By Victor Grossman
Berlin -- What do the USA, China, Iran, Iraq, Saudi Arabia and North Korea have in common?
The answer may surprise you.
The European Parliament answered this question \on October 2nd with passage of a resolution singling out that seemingly disparate list for criticism.
The embarrassing common thread among these six countries: an obsession with putting lots of people to death. The US, its key oil ally Saudi Arabia, its major trading partner China, its targeted enemies of Iran and North Korea, and its puppet ally Iraq all endorse the barbaric state-sanctioned practice of the death penalty, and lead the world in applying that terrible and irreversable sanction.
In a long, detailed EU Parliament resolution, approved almost unanimously by 574 members (only 25 opposed and 39 abstained), the members from all over Europe named people languishing on death rows and threatened with execution in several countries.
That EU resolution specifically highlighted two American death row inmates: Mumia Abu-Jamal in Pennsylvania and Troy Davis in Georgia. Both of these black men were convicted of killing white police officers in trials marred by ineffective defense and gross misconduct by police and prosecutors. The twin defects of ineffectiveness and misconduct are a common feature in many of the three-thousand-plus persons on death rows across America, and especially in the nearly 140 cases that have been overturned thanks to DNA testing or other belatedly discovered proof of innocence.
In the Abu-Jamal and Davis cases, federal and state appeals courts in America have dismissed compelling new evidence of innocence and documented legal improprieties violating the constitutional rights of these two inmates.
In the Davis case, a federal judge in June 2010 rejected professions from four persons who said they lied during Davis' 1991 trial and also rejected testimony from three witnesses who named the real killer, including one witness who testified to seeing the real killer shoot the policeman.
Both Abu-Jamal and Davis has consistently maintained their innocence.
True, as this EU resolution pointed out, the USA cannot match China, which killed about 5000 inmates last year, but it is was still near the top behind Iran, with 402, Iraq at least 77 and Saudi Arabia with at least 69. In the USA the number executed was 52. The EU delegates also voiced regret at the recent executions of Holly Wood in Alabama and Teresa Lewis in Virginia despite both women being mentally retarded.
It was noted that 154 countries have abolished the death penalty completely or almost completely (with occasional exceptions such as for wartime treason). In Europe only Belarus has failed to do so, while the new constitution of far-off Kyrgyzstan just joined the ranks of those countries which generally agree, as the resolution points out, that "the death penalty is the ultimate cruel and inhuman and degrading punishment, which violates the right to life as enshrined in the Universal Declaration of Human Rights", and "detention conditions created by the death penalty decision amount to torture that is unacceptable to states respecting human rights."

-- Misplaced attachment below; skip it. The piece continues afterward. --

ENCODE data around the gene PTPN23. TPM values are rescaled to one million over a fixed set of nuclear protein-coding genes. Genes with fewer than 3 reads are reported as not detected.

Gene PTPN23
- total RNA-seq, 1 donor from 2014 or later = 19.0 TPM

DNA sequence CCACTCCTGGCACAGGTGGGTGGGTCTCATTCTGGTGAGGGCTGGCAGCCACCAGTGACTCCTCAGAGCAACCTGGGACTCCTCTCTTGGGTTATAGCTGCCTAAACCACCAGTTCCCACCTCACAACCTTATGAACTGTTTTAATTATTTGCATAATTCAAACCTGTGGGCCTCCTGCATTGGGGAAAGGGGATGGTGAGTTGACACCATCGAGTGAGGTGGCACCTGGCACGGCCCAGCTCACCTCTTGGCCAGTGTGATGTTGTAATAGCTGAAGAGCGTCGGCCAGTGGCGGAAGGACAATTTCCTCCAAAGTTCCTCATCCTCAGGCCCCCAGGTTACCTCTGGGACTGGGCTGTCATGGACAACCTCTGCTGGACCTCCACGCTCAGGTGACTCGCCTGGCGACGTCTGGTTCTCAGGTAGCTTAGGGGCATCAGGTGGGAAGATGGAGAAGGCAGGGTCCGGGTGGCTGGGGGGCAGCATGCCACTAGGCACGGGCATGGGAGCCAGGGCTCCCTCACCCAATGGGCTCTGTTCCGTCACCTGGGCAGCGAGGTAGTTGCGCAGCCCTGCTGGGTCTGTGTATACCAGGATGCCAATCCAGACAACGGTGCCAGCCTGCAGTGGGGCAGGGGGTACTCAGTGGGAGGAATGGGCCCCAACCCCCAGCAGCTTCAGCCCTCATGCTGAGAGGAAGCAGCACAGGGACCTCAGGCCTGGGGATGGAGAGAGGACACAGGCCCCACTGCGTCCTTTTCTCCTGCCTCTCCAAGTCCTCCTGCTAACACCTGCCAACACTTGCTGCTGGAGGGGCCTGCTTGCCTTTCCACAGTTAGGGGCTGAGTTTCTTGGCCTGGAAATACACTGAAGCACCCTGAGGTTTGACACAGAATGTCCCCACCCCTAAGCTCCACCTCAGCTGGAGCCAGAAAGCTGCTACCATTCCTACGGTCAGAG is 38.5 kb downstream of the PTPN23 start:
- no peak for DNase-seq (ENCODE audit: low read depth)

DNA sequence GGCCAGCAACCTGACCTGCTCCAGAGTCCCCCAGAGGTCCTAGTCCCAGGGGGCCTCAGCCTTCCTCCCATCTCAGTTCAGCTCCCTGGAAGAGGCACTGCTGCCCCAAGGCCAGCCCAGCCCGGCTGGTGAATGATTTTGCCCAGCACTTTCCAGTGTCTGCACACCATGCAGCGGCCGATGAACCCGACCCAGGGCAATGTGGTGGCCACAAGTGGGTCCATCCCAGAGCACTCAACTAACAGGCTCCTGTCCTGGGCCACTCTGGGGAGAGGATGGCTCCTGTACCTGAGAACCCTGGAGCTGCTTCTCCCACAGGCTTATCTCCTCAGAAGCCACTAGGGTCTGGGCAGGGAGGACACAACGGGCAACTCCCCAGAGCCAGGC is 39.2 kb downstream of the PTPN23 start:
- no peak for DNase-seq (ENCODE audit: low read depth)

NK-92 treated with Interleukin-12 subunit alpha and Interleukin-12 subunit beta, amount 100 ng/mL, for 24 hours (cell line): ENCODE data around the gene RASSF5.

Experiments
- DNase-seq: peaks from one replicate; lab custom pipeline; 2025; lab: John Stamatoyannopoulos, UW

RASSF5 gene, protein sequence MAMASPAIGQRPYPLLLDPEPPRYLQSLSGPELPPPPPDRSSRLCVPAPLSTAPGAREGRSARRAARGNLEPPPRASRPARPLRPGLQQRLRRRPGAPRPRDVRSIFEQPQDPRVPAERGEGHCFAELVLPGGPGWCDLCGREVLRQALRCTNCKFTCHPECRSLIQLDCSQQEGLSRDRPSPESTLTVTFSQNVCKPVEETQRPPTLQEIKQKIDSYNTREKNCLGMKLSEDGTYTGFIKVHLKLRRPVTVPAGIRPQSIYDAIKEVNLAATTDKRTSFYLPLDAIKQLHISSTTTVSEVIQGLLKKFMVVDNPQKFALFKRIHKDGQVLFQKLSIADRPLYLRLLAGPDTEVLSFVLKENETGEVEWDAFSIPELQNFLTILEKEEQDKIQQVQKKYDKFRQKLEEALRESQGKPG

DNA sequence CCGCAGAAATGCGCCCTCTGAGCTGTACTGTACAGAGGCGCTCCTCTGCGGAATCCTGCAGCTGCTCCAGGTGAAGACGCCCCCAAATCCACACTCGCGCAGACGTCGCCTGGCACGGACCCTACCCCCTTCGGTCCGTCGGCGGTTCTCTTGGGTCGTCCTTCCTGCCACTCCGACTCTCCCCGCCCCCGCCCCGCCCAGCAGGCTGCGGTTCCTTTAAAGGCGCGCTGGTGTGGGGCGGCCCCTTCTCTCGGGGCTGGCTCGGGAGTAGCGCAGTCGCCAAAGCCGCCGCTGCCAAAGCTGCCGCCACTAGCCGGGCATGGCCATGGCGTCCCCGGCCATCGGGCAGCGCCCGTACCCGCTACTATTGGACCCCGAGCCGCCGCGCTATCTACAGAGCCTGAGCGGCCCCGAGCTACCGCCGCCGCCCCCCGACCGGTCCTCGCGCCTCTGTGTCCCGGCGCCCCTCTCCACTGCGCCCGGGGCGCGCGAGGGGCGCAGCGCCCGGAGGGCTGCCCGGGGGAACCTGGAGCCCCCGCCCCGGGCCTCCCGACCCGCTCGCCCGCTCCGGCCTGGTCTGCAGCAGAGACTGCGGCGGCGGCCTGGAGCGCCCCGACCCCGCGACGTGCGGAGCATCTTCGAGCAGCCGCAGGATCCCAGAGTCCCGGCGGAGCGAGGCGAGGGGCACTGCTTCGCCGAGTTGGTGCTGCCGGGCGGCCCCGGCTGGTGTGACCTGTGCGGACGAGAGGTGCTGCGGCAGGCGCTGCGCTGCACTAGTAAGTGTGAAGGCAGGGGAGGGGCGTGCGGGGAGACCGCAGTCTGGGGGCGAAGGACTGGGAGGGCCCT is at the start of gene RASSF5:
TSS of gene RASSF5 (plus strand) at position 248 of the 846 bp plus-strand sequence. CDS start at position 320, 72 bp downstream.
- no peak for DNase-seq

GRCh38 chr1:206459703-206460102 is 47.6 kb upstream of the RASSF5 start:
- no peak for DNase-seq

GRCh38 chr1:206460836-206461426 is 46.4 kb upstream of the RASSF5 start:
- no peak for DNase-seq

The EU Parliament resolution reports that "various studies have shown that the death penalty has no effect on trends in violent crime"whereas evidence shows that the death penalty affects first and foremost underprivileged people."
That conclusion in the EU resolution concerning the class nature of the death penalty mirrors findings of a study on death penalty practices in the USA released in April 1932. This study by then noted statistician Dr. Frederick Hoffman documented how capital punishment was "enforced chiefly against Negroes, aliens and the poor, while the rich and influential succeed for the most part in escaping" execution. Not much has changed since then, with 35% of the 3260 people currently on death row in the US being black and 7% percent being Latino, while nearly all, regardless of race, are from low-income backgrounds.
The EU delegates, after listing cases in other countries where pressure is needed, noted that "35 states in the USA still have the death penalty, although 4 of them have not held executions since 1976" and that while executions increased to 52 in 2009, "some states have moved against the death penalty through measures including a moratorium on executions or its abolition".
The gradual abolition of the death penalty in the USA relates more to money than morality, as cash-starved states can no longer afford the enormous cost of capital prosecutions and specialized death row prison units. The state of New Jersey, for example, halted death penalty proceedings in 2007 upon discovering that it cost $253 million dollars to secure 60 death sentences, fifty of which were later reversed by courts due to various improprieties.